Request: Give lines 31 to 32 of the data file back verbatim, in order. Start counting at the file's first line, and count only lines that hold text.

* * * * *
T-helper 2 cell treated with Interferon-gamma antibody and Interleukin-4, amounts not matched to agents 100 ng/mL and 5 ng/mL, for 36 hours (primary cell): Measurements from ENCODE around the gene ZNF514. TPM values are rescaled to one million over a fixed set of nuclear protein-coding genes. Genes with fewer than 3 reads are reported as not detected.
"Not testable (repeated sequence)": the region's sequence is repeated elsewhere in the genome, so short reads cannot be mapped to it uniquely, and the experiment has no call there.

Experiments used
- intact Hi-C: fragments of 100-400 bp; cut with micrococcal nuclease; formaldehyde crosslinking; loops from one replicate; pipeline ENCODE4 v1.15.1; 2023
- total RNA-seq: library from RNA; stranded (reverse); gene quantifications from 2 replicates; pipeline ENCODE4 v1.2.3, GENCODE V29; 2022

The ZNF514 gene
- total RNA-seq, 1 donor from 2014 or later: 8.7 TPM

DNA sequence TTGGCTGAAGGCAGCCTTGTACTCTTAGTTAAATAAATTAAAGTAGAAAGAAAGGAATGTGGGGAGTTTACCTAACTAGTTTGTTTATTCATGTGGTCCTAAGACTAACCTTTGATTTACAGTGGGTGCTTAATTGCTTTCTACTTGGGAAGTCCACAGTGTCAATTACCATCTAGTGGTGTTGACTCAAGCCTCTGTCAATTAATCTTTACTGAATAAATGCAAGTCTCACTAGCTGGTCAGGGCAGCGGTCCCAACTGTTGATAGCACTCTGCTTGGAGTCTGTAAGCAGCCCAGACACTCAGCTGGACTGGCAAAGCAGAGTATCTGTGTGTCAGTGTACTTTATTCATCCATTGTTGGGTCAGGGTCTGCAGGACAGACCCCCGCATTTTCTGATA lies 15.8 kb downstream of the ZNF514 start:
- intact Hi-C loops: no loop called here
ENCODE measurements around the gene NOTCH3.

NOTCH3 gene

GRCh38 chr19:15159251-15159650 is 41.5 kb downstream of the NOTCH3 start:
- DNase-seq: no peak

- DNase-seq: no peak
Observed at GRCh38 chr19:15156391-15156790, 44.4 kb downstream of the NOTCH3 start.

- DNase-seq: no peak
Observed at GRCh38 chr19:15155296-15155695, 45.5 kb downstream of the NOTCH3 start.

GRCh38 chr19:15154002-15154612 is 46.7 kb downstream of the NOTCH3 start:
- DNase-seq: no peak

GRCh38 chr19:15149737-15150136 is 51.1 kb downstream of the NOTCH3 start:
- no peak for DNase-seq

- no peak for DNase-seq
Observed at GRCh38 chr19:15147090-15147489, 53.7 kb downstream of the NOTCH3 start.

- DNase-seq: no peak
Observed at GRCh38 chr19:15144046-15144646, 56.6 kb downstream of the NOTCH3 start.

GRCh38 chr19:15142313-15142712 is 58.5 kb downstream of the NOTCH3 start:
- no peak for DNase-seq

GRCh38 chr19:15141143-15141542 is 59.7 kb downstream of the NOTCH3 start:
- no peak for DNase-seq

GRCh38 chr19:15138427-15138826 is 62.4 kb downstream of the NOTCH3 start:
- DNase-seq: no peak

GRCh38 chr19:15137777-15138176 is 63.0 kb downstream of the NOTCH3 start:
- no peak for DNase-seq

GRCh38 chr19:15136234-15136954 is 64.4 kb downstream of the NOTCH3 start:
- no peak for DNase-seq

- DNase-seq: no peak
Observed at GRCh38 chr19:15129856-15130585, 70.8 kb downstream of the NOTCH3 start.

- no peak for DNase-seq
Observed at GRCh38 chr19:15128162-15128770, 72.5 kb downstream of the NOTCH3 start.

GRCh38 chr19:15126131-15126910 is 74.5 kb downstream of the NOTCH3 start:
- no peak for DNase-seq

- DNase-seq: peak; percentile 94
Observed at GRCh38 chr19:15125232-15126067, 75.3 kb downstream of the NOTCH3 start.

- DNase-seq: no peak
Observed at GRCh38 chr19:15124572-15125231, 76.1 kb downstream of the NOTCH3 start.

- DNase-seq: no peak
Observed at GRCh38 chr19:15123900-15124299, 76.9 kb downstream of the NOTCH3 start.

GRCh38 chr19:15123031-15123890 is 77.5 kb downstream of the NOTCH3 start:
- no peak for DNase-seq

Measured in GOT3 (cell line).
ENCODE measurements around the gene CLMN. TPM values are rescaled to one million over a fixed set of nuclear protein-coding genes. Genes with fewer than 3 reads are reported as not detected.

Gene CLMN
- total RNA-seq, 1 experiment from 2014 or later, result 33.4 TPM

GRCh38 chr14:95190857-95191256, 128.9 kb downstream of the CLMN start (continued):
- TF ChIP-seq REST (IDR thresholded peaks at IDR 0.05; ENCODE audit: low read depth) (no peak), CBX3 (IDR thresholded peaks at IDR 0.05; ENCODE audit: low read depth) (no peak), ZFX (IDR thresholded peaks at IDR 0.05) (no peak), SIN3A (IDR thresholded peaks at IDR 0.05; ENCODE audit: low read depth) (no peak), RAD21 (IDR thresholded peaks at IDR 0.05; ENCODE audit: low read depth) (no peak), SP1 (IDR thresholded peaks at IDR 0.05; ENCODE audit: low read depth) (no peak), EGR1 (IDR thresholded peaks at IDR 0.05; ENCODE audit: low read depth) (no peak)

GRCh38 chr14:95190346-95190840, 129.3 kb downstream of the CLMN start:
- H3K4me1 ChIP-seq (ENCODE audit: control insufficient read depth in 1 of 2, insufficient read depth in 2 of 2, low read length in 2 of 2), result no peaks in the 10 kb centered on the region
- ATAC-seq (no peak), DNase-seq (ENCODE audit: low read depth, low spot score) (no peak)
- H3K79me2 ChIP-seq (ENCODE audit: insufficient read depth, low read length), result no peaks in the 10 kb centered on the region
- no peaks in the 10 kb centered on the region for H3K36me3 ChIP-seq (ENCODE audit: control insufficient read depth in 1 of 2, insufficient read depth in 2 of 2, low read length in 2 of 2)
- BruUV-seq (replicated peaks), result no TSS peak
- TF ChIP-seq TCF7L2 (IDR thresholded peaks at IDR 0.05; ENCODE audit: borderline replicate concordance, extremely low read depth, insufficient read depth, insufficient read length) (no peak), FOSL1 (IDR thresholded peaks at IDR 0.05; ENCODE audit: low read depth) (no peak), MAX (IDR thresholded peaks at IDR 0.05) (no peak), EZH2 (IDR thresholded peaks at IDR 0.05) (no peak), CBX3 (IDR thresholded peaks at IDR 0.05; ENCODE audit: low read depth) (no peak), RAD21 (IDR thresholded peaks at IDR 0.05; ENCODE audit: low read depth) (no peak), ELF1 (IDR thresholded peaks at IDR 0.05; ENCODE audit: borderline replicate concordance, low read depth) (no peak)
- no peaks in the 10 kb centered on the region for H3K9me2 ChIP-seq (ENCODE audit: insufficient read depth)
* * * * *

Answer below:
- DNase-seq: no peak

GRCh38 chr19:15137777-15138176 is 63.0 kb downstream of the NOTCH3 start: